The sad thing is, that the book does actually contain nuggets of inspiration as well as some fascinating comments on comparative religion and the development of religious mythology and iconography. Graves takes his inspiration from Sir James Frazer’s The Golden Bough, a pioneering book which analysed the material basis for myths and legends in ancient and prehistoric rituals. This book’s best sections are in that tradition, and Graves highlights familiar religious tropes which can be traced across not just Egyptian, Graeco-Roman, and Judaeo-Christian religion, but also between Norse, Germanic, Celtic, and Babylonian religious custom. Moreover, although Graves takes the subject in a personal and subjective direction, the core subject matter is something that has interested me since discovering the ‘materialist conception of history’ as a student and reading Friedrich Engels book, ‘The origins of the family, private property, and the state.’
The key theme here is the role of ‘The White Goddess’, also referred to as the Triple Goddess, who recurs in most religious pantheons as a mother/wife figure, often in a triple aspect as mother, daughter, and crone (or as maiden, seductress, and hag). The argument is that in matriarchal society, before the development of agriculture and before the Bronze Age, this goddess was a prevailing archetype across most of Europe and indeed the wider world, whose primary position was overthrown by male gods over a period of time due to the rise of patriarchal society and the concomitant development of patriarchal religion. This goddess figure was thenceforth subjugated in her commonly known forms such as Isis, Hera/Juno, Frigg/Freya, etc.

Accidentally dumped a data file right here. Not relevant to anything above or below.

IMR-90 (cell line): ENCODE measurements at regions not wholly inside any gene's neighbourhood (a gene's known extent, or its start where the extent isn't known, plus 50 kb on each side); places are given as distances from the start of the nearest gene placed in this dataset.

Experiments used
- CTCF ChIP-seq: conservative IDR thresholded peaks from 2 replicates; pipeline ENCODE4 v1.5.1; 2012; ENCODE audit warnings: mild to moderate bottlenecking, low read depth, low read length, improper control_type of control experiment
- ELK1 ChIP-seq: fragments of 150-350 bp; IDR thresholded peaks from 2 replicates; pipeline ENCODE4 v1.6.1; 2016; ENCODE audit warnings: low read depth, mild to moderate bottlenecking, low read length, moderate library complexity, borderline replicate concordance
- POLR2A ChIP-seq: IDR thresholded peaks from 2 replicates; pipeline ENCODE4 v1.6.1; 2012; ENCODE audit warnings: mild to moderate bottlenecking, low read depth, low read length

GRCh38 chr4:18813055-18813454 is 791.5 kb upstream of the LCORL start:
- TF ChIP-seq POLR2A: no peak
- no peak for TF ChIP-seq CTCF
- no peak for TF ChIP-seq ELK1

One thing that surprised me was that Graves doesn’t seem to examine the role of Gaia-type goddesses. In Greek mythology, for example, Gaia (‘Mother Earth’) is the original deity who gave birth to the fatherless Uranus, and then mated with him to produce offspring which included Cronus (the father of Zeus). The trope of a virgin birth, or the child without a father, is an obvious indicator of matriarchy or matrilinear descent, ie, a form of social organization where a child’s paternity is either unknown or unimportant. But Graves tends to shy away from this kind of social comment in favour of obtuse linguistic references. He also makes no comment on the well-known ‘fat lady’ iconography that existed across Europe in the neolithic period, and which is a clear sign of worship of fertility and the female form.
It’s a significant problem that Graves did not do a better job with this book. This is an important subject, and one can’t help think that he was onto something with his central argument. The problem is that his irresponsible and self-indulgent treatment of the subject matter tends to discredit the whole line of investigation. Sadly, if you do an internet search about matriarchal religions today you’ll find the subject is largely the preserve of mystics and cranks, which is a far cry from the late-nineteenth century when there was a great deal of serious study devoted to this important subject, by women and men alike. As Graves points out in connection to the replacement of matriarchy by patriarchy, the onward march of time brings regression as well as progression.